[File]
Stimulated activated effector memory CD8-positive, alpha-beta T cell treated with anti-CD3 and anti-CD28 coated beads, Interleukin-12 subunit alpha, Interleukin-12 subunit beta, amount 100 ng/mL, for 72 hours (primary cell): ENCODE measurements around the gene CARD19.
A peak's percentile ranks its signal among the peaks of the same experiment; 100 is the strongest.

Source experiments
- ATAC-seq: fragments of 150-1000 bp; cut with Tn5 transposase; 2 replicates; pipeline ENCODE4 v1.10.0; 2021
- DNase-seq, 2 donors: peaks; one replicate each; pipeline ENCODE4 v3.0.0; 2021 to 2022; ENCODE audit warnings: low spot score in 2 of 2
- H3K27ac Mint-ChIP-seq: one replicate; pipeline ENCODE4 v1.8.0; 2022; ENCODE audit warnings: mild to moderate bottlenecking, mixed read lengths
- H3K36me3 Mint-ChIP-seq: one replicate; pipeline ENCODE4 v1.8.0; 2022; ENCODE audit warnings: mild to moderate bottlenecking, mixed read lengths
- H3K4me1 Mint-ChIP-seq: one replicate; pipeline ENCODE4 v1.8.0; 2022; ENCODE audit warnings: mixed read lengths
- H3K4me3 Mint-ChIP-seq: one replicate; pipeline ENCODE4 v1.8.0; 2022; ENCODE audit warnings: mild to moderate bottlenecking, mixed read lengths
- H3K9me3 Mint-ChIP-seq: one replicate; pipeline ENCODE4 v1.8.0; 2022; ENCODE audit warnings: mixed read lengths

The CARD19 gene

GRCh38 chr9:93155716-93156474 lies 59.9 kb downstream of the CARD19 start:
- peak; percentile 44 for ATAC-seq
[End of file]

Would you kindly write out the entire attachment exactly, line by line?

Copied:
Stimulated activated effector memory CD8-positive, alpha-beta T cell treated with anti-CD3 and anti-CD28 coated beads, Interleukin-12 subunit alpha, Interleukin-12 subunit beta, amount 100 ng/mL, for 72 hours (primary cell): ENCODE measurements around the gene CARD19.
A peak's percentile ranks its signal among the peaks of the same experiment; 100 is the strongest.

Source experiments
- ATAC-seq: fragments of 150-1000 bp; cut with Tn5 transposase; 2 replicates; pipeline ENCODE4 v1.10.0; 2021
- DNase-seq, 2 donors: peaks; one replicate each; pipeline ENCODE4 v3.0.0; 2021 to 2022; ENCODE audit warnings: low spot score in 2 of 2
- H3K27ac Mint-ChIP-seq: one replicate; pipeline ENCODE4 v1.8.0; 2022; ENCODE audit warnings: mild to moderate bottlenecking, mixed read lengths
- H3K36me3 Mint-ChIP-seq: one replicate; pipeline ENCODE4 v1.8.0; 2022; ENCODE audit warnings: mild to moderate bottlenecking, mixed read lengths
- H3K4me1 Mint-ChIP-seq: one replicate; pipeline ENCODE4 v1.8.0; 2022; ENCODE audit warnings: mixed read lengths
- H3K4me3 Mint-ChIP-seq: one replicate; pipeline ENCODE4 v1.8.0; 2022; ENCODE audit warnings: mild to moderate bottlenecking, mixed read lengths
- H3K9me3 Mint-ChIP-seq: one replicate; pipeline ENCODE4 v1.8.0; 2022; ENCODE audit warnings: mixed read lengths

The CARD19 gene

GRCh38 chr9:93155716-93156474 lies 59.9 kb downstream of the CARD19 start:
- peak; percentile 44 for ATAC-seq